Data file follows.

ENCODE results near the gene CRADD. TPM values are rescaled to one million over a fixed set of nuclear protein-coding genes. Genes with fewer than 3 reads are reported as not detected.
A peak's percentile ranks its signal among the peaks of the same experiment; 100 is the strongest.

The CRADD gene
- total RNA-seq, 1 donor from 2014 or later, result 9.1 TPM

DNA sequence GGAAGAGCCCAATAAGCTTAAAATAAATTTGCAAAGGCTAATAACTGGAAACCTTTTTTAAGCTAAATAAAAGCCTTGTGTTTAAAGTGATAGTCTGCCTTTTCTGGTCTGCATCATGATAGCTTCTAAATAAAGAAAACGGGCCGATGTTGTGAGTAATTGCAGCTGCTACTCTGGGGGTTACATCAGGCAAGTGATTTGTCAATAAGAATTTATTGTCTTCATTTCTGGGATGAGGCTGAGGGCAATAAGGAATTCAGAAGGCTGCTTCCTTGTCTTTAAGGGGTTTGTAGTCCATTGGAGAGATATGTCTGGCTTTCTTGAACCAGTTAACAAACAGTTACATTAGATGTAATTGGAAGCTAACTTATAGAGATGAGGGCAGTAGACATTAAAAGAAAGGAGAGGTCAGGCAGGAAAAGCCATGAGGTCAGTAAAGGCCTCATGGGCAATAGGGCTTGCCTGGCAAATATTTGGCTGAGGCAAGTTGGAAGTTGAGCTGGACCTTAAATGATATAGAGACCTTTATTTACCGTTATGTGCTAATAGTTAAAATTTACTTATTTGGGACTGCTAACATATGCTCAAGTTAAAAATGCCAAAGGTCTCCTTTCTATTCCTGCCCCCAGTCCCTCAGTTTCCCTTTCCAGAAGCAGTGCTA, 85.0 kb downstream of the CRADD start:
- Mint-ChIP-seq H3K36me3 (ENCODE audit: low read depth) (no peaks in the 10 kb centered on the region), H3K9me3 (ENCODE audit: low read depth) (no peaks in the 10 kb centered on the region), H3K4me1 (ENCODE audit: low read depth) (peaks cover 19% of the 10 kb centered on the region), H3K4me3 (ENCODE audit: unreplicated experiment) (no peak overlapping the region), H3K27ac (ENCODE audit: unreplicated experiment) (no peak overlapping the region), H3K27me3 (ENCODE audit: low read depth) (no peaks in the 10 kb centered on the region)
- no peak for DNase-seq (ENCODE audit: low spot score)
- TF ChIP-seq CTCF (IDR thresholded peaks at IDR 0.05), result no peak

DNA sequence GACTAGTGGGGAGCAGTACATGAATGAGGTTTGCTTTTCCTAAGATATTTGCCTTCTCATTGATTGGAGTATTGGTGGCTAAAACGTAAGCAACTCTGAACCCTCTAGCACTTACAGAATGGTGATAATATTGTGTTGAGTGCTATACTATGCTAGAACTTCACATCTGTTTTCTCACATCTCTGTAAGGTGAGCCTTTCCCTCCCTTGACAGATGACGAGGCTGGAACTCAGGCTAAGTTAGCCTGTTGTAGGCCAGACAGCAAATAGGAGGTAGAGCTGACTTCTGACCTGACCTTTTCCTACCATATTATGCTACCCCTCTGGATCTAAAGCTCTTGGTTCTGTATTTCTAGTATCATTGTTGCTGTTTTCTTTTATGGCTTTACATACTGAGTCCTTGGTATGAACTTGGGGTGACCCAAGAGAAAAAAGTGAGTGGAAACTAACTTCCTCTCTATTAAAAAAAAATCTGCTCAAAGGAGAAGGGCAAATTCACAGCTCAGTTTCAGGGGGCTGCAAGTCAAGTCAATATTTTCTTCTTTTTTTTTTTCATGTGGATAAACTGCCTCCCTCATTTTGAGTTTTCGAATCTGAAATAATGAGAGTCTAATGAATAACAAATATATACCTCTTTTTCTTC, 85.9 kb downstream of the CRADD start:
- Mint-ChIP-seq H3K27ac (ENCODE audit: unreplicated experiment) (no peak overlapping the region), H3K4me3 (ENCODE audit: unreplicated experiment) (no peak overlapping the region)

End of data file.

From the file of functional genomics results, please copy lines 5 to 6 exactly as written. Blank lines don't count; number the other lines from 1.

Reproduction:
DNA sequence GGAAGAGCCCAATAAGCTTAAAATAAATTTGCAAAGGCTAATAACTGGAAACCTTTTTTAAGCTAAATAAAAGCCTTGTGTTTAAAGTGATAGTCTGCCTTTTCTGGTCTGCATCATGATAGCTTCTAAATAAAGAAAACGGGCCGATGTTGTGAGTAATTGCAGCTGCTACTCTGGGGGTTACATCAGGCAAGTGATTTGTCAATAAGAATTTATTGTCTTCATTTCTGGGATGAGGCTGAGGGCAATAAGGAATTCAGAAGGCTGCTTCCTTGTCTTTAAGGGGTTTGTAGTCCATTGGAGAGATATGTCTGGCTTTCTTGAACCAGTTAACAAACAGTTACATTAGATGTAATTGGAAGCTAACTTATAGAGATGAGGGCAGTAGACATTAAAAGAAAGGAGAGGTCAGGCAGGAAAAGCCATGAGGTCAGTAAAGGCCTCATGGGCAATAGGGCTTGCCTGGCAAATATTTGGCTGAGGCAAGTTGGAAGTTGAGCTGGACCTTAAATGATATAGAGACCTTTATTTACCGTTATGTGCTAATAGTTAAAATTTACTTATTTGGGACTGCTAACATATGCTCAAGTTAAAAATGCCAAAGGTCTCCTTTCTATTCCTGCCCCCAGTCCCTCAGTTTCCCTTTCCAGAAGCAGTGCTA, 85.0 kb downstream of the CRADD start:
- Mint-ChIP-seq H3K36me3 (ENCODE audit: low read depth) (no peaks in the 10 kb centered on the region), H3K9me3 (ENCODE audit: low read depth) (no peaks in the 10 kb centered on the region), H3K4me1 (ENCODE audit: low read depth) (peaks cover 19% of the 10 kb centered on the region), H3K4me3 (ENCODE audit: unreplicated experiment) (no peak overlapping the region), H3K27ac (ENCODE audit: unreplicated experiment) (no peak overlapping the region), H3K27me3 (ENCODE audit: low read depth) (no peaks in the 10 kb centered on the region)